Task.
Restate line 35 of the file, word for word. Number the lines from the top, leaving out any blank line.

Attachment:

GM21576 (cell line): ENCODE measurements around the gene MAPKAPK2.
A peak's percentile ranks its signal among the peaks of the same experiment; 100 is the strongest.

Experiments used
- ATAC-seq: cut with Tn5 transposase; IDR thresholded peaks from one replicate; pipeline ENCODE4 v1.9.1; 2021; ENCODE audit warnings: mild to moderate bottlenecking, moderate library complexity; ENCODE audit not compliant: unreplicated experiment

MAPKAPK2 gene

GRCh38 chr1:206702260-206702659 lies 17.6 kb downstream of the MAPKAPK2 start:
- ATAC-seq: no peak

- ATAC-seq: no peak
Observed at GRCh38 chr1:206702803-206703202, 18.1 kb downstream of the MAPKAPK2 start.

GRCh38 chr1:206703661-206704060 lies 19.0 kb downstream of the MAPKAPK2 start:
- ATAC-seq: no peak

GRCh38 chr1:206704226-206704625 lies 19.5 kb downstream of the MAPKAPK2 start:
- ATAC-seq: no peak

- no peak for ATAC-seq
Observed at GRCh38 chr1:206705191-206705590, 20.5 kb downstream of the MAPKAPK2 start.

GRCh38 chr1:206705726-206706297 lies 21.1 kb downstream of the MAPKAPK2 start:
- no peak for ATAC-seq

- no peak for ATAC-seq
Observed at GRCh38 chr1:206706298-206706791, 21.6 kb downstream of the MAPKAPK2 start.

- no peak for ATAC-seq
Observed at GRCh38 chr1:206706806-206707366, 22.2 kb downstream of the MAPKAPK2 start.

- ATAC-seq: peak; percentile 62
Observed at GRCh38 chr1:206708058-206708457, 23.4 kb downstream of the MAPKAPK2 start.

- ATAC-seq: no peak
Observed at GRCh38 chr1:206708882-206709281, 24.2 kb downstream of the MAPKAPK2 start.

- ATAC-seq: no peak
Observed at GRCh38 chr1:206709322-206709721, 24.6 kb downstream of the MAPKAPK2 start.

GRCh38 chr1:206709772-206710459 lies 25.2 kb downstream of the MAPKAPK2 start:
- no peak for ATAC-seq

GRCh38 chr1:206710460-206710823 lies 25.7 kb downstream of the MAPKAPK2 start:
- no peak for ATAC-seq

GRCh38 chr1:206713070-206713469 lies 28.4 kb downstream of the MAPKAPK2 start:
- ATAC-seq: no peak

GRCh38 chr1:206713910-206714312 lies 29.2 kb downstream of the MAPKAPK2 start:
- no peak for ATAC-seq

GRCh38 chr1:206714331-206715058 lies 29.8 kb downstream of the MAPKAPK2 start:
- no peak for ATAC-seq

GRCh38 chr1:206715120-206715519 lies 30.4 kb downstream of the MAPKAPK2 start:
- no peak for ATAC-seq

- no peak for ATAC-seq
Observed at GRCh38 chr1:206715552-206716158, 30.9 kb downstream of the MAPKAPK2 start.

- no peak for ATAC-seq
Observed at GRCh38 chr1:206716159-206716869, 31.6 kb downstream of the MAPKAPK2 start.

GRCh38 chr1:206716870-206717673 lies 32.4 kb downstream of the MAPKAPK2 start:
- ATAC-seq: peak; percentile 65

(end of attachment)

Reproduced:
- no peak for ATAC-seq